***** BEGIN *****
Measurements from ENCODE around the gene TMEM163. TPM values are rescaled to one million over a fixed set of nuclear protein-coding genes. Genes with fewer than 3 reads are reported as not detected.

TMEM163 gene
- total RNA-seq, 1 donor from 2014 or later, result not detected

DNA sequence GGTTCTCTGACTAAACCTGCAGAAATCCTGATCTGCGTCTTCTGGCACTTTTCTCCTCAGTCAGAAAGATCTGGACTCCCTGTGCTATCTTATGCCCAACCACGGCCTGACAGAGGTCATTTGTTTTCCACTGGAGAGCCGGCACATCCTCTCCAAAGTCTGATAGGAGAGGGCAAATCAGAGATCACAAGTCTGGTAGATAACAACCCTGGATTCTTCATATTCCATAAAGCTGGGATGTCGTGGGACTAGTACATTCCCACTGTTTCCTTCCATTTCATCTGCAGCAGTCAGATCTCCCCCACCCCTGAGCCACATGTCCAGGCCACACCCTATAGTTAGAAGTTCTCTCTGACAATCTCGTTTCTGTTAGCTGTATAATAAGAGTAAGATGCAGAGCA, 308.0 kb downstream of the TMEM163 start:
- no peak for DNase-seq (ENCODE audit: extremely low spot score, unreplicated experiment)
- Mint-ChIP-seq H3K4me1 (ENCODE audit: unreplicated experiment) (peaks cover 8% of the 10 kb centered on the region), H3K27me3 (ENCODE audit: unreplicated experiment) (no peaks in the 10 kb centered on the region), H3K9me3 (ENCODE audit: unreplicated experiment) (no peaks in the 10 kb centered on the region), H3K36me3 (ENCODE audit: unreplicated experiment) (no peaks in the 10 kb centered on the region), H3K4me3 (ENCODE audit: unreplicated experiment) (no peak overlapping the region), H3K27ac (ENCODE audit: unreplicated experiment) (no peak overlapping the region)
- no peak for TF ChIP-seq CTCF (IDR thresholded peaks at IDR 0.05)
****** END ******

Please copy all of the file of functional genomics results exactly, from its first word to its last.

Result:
Measurements from ENCODE around the gene TMEM163. TPM values are rescaled to one million over a fixed set of nuclear protein-coding genes. Genes with fewer than 3 reads are reported as not detected.

TMEM163 gene
- total RNA-seq, 1 donor from 2014 or later, result not detected

DNA sequence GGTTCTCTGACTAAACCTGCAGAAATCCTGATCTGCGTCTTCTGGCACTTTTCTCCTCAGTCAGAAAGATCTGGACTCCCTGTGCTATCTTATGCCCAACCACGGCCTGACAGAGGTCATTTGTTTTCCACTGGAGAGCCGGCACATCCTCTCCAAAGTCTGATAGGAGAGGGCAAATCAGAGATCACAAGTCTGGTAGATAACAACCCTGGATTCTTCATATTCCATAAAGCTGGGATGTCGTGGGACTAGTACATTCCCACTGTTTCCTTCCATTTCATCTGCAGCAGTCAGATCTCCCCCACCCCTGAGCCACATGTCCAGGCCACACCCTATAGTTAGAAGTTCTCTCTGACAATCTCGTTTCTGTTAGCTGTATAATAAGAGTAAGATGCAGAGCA, 308.0 kb downstream of the TMEM163 start:
- no peak for DNase-seq (ENCODE audit: extremely low spot score, unreplicated experiment)
- Mint-ChIP-seq H3K4me1 (ENCODE audit: unreplicated experiment) (peaks cover 8% of the 10 kb centered on the region), H3K27me3 (ENCODE audit: unreplicated experiment) (no peaks in the 10 kb centered on the region), H3K9me3 (ENCODE audit: unreplicated experiment) (no peaks in the 10 kb centered on the region), H3K36me3 (ENCODE audit: unreplicated experiment) (no peaks in the 10 kb centered on the region), H3K4me3 (ENCODE audit: unreplicated experiment) (no peak overlapping the region), H3K27ac (ENCODE audit: unreplicated experiment) (no peak overlapping the region)
- no peak for TF ChIP-seq CTCF (IDR thresholded peaks at IDR 0.05)